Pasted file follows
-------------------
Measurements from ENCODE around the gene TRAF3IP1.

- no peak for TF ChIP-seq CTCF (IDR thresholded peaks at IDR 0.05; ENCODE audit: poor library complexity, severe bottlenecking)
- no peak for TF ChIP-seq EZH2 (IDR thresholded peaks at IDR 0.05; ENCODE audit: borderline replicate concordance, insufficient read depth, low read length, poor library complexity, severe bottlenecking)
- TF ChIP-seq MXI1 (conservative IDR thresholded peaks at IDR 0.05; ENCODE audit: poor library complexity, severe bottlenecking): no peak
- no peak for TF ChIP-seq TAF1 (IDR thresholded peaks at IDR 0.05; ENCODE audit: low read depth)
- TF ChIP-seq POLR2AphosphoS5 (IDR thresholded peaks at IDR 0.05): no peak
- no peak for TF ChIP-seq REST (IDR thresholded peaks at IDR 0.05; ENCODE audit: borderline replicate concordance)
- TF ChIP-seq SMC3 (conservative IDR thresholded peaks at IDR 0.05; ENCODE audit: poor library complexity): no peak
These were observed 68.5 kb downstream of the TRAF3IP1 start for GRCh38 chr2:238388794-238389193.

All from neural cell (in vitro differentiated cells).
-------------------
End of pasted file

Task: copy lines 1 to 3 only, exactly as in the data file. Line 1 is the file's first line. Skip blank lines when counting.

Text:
Measurements from ENCODE around the gene TRAF3IP1.

- no peak for TF ChIP-seq CTCF (IDR thresholded peaks at IDR 0.05; ENCODE audit: poor library complexity, severe bottlenecking)
- no peak for TF ChIP-seq EZH2 (IDR thresholded peaks at IDR 0.05; ENCODE audit: borderline replicate concordance, insufficient read depth, low read length, poor library complexity, severe bottlenecking)